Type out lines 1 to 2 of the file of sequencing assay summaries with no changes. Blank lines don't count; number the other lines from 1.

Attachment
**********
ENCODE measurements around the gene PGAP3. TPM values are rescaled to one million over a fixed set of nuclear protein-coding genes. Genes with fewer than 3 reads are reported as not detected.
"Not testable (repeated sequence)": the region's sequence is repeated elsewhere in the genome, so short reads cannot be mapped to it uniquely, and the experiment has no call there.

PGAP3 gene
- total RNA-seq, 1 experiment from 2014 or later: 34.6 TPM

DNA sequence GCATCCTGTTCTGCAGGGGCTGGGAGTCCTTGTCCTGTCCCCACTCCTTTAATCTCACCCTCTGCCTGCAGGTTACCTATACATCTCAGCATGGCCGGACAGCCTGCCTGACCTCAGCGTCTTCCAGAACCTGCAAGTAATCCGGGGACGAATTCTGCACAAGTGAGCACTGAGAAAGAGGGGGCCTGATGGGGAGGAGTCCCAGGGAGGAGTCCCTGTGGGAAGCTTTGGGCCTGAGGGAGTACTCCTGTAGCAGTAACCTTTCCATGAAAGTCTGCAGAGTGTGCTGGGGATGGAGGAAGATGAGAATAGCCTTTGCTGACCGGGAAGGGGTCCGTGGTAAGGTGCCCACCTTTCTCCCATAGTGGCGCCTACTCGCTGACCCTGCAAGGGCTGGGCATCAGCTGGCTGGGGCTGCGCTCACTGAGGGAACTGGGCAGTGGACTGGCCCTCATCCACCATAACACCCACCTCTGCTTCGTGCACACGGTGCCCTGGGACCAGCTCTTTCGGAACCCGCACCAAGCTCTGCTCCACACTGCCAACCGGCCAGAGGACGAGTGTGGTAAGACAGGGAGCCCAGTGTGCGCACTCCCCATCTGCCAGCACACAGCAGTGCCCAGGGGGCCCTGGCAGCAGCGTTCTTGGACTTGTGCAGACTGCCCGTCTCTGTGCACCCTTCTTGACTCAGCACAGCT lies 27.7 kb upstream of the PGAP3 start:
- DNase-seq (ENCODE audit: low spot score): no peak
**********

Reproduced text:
ENCODE measurements around the gene PGAP3. TPM values are rescaled to one million over a fixed set of nuclear protein-coding genes. Genes with fewer than 3 reads are reported as not detected.
"Not testable (repeated sequence)": the region's sequence is repeated elsewhere in the genome, so short reads cannot be mapped to it uniquely, and the experiment has no call there.